Ah, The Joys of Traveling

May 19


When you read this I may be at the Eiffel Tower going up to the sumptuous Jules Verne restaurant, or at the Café Beaubourg having a martini or whatever it is Parisians drink these days, or on the Ile de St. Louis saying au revoir to my decision to cut back on sugar with the best caramel ice cream in the universe. Or,  I may be in Amsterdam on a boat trip, or looking at Vermeers at the Rijkmuseum, strolling through the red light district, or eating Indonesian food — since, in case you didn’t know, that’s a specialty there because Indonesia was once a Dutch colony.

These are the joys of travel. But right now, I’m in the hysterical/panic stages of packing and don’t have time to write a new blog. So here’s a blast from the past: it was another trip, another country, Rome and roaming around Italy. There were lots of joyful moments, but also some indignities. . .



The e-mail message from Rome said simply: Bring Colace.
The reply from NY was equally succinct: Relief is on the way!

If this isn’t the most the most effective communication in the history of the Internet, I’ll eat my cappello.

What’s the story behind these messages between the Old Country and the New World? Isn’t Italy famous for great gelato and naked statues? Pizza and piazzas? Pizza in the piazza? What does Colace have to do it?

Aspetta, my friend, aspetta.

We’re talking about the indignities of travel. And when the travelers in question are not twenty, Colace is not the only indignity. It begins with the irony of the luggage. You can lift less, but you need more. Your little kit with aspirin and toothpaste has slowly evolved into a bewildering assortment of items, including . . .

Your reading glasses and your other glasses for TV, so that with your sunglasses you have three pairs to lose; your contact lenses, their case(s) and solution(s); your prescription medicines plus the painkiller of your choice, maybe that new stuff that you rub directly into your forehead.

Of course you need shampoo and conditioner (your hair is dry too), and something for sleep. But wait! Don’t forget the Tweezers for Geezers, an absolute necessity since you’ve taken to sprouting hairs in places other than your eyebrows.

If you’re a woman . . .

You can add a shitload, you should pardon the expression, of creams and cosmetics because even a “natural” look requires foundation, blush, eye shadow, mascara, eyeliner, eyebrow pencil, lip liner, and you can’t survive jet lag without a concealer. You don’t use each of these every day, and you may go without makeup a lot of the time, but you will need some of these things at some point, so how the hell do you know which not to take?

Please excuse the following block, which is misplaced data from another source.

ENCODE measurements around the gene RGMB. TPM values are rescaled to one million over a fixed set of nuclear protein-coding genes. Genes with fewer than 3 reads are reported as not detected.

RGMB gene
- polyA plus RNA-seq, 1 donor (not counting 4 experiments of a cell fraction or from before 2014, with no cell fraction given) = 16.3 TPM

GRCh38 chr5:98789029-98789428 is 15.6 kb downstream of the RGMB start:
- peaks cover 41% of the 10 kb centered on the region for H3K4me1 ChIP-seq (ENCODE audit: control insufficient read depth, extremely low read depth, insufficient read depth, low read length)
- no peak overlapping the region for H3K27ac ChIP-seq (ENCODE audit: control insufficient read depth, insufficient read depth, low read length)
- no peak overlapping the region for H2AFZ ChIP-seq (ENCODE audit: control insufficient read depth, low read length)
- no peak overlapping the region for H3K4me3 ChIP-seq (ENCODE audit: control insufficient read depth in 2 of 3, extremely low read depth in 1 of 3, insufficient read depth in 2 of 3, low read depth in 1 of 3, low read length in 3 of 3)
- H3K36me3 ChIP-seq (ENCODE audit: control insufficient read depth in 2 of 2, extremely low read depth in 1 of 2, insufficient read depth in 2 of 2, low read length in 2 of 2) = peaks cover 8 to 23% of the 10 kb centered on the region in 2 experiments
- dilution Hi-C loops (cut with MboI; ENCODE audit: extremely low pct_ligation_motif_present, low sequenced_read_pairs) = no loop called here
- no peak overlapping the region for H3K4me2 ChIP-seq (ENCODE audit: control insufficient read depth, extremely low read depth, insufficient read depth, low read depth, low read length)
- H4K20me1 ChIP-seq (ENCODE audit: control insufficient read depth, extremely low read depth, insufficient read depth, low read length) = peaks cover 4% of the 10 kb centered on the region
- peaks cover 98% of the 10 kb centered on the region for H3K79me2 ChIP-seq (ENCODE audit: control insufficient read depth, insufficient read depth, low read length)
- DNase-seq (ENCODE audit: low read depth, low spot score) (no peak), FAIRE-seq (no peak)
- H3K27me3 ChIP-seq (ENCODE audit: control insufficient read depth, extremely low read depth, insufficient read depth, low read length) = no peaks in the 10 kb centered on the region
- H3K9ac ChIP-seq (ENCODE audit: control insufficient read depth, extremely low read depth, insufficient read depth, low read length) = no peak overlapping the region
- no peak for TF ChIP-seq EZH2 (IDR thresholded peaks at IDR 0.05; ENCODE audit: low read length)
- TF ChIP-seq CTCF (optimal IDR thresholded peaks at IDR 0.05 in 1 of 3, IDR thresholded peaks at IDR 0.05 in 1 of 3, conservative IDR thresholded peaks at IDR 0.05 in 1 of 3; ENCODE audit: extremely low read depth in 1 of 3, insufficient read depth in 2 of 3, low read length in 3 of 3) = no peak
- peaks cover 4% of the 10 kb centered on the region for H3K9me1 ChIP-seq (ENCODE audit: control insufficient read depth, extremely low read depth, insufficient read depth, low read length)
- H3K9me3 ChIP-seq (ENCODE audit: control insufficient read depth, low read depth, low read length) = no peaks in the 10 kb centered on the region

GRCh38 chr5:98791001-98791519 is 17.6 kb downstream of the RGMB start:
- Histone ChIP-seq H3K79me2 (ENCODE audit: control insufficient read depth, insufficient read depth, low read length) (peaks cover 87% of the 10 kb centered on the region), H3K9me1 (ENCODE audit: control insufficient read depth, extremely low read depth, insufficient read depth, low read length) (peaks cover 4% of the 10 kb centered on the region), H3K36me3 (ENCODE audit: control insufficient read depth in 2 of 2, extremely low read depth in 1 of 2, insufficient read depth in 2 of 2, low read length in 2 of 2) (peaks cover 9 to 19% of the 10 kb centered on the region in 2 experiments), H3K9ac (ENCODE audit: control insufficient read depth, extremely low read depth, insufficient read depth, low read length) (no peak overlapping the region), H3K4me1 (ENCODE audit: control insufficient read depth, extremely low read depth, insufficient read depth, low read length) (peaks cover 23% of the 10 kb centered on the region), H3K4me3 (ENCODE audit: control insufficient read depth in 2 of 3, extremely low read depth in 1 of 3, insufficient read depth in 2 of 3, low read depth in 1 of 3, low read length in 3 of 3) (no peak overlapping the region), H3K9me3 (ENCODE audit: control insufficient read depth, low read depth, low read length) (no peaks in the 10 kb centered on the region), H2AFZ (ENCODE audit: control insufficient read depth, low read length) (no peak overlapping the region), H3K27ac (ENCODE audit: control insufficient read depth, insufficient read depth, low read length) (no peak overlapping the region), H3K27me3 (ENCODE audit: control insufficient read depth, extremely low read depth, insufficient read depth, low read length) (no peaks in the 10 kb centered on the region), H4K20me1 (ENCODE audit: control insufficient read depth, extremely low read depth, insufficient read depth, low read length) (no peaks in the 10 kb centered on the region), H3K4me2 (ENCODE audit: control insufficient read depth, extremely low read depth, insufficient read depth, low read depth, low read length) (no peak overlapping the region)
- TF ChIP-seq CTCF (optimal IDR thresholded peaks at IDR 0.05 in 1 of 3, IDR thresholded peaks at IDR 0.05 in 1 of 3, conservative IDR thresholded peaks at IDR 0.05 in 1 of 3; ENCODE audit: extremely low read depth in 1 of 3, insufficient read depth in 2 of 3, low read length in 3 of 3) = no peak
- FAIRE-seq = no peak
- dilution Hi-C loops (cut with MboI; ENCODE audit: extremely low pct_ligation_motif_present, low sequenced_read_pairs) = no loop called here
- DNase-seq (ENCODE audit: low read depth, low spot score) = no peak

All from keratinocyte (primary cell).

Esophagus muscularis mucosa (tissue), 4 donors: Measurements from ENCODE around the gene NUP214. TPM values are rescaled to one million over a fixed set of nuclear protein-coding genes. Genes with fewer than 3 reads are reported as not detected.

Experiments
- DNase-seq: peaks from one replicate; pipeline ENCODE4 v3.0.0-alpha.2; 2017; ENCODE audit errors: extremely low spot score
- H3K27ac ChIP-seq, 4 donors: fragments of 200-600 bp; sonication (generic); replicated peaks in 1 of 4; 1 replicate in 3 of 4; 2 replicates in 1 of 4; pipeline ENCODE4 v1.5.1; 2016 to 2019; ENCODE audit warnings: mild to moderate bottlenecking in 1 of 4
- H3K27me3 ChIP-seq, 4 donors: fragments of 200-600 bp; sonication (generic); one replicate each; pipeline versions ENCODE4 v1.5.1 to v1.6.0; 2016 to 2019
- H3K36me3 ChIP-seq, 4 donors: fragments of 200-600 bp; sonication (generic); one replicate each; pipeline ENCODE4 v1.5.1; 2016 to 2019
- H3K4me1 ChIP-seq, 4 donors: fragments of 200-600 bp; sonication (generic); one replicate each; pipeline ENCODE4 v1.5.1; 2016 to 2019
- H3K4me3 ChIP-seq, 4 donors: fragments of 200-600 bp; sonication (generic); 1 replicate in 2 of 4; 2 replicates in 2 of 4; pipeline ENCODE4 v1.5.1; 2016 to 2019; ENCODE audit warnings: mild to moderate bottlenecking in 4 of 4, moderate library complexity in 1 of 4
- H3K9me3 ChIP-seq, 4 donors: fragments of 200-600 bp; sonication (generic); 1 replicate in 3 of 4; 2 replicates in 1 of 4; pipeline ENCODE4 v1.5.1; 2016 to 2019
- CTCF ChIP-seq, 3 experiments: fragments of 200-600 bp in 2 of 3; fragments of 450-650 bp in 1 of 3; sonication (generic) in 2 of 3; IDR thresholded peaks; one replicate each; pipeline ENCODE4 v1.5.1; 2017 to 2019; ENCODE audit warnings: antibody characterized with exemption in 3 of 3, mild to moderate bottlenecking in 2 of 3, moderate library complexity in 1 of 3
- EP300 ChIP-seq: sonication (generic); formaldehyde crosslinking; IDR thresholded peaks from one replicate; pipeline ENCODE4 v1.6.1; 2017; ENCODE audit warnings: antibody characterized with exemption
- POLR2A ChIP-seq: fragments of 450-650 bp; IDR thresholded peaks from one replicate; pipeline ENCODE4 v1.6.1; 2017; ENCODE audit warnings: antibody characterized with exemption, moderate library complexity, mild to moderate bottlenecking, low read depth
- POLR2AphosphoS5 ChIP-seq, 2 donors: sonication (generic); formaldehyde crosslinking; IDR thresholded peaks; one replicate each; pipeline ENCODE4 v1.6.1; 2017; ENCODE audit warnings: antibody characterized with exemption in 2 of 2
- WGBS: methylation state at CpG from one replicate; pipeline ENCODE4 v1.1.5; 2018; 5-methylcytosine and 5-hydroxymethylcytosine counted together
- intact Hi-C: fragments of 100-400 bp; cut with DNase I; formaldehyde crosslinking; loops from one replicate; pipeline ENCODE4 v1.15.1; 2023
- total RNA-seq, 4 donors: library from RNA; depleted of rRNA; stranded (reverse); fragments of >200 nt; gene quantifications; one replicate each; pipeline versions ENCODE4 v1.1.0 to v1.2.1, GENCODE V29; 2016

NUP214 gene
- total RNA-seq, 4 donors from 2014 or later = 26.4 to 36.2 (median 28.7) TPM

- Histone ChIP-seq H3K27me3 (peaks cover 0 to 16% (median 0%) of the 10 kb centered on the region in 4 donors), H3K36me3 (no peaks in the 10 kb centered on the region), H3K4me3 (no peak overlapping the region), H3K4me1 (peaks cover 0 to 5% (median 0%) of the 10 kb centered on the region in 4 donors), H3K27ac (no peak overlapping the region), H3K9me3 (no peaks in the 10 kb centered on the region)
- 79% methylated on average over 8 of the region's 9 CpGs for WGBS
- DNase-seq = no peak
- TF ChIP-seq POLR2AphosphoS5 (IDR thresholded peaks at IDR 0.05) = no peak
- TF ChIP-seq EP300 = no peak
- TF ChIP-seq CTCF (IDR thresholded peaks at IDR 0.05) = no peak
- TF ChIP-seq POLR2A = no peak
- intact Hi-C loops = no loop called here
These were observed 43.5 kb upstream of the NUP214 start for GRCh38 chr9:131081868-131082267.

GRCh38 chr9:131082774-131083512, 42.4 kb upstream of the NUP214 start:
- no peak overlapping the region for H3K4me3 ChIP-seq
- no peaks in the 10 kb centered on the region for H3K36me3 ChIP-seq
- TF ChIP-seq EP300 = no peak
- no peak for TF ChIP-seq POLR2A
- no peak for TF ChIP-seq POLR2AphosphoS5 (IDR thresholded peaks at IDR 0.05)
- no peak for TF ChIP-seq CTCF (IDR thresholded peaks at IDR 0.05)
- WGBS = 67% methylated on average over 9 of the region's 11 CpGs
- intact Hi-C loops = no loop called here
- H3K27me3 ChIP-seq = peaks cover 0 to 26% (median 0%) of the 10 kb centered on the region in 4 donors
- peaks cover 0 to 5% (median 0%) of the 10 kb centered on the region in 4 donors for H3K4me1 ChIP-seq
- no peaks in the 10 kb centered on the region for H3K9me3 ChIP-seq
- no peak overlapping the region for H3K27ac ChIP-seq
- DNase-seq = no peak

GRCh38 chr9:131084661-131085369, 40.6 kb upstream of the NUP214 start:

And then there’s the (gasp!) shoes . . .

I knew a lot about Italy before this trip, and love the Italians, many of whom seem to be my relatives. They are nice people and I love their lasagna alla Bolognese.

But Italians have no concept of convenience and this, too, can lead to indignities. Take the cobblestones. For Americans, they are impossible to walk on in anything resembling nice looking shoes. So you wear “walking shoes,” AKA clodhoppers. Then you notice that the only other human being in Italy with shoes as ugly as yours is a nun with a mustache and hideous haircut that only a Mother Superior could love. There was one other example of really bad shoes. But when I looked up with a glimmer of hope, it turned out to be a man, begging for Euros in the streets of Bologna.

Before you tell me that I am full of the same, trust me on this: all Italian women, unless they are ANCIENT, wear good-looking shoes. They are genetically engineered with both the desire to possess good leather and the ability to walk in fabulous shoes in impossible conditions.

I wanted to announce to the world that I have cute shoes too. But the truth is that I’m not young enough to wear them for actual walking. I might as well admit that, because you can’t travel without revealing your age. Yet another indignity! First it’s your passport for the noisy clerks in the hotels. Then it’s your international driving license, which you forget in the glove compartment of your cousin’s car. Oh well, now the relatives know why I can’t wear cute shoes.

But about the Colace. . .
Which, I must say, is an absolute must in Italy because the diet has lots of pasta, prociutto and formaggio and precious little fiber. So I better get this over with.

Suffice it to say that during my trip I got to know various and sundry bathrooms intimately, giving new meaning to the phrase Fleet Week. Talk about indignity! Some people do these things for pleasure? Are they out of their minds? Anyway, when everything settled down and I just needed a little help, I was forced to do one of two things:

1) Attempt to explain to a pharmacist, in Italian, what the hell Colace is. It’s not exactly a laxative, you see. And I know from experience that if you ask for a lasativo you will get a high-octane product that will knock the you-know-what out of you, which makes sense given the local diet.

2) Send an e-mail to a friend who was meeting us and ask her for help. Indignity was not an issue here: we’ve been through worse things in the past. Don’t ask.

The decision to go for number two, so to speak, produced the infamous “Bring Colace” e-mail, so the solution to my problem turned out to be just a click away.

I have to go now — and, hopefully, tomorrow, and tomorrow, and the next day — but I’ll be back soon with more about my travels, travails, and anything else I think you need to know.

For more delightful travel hints:
The Eleven Stages of Packing

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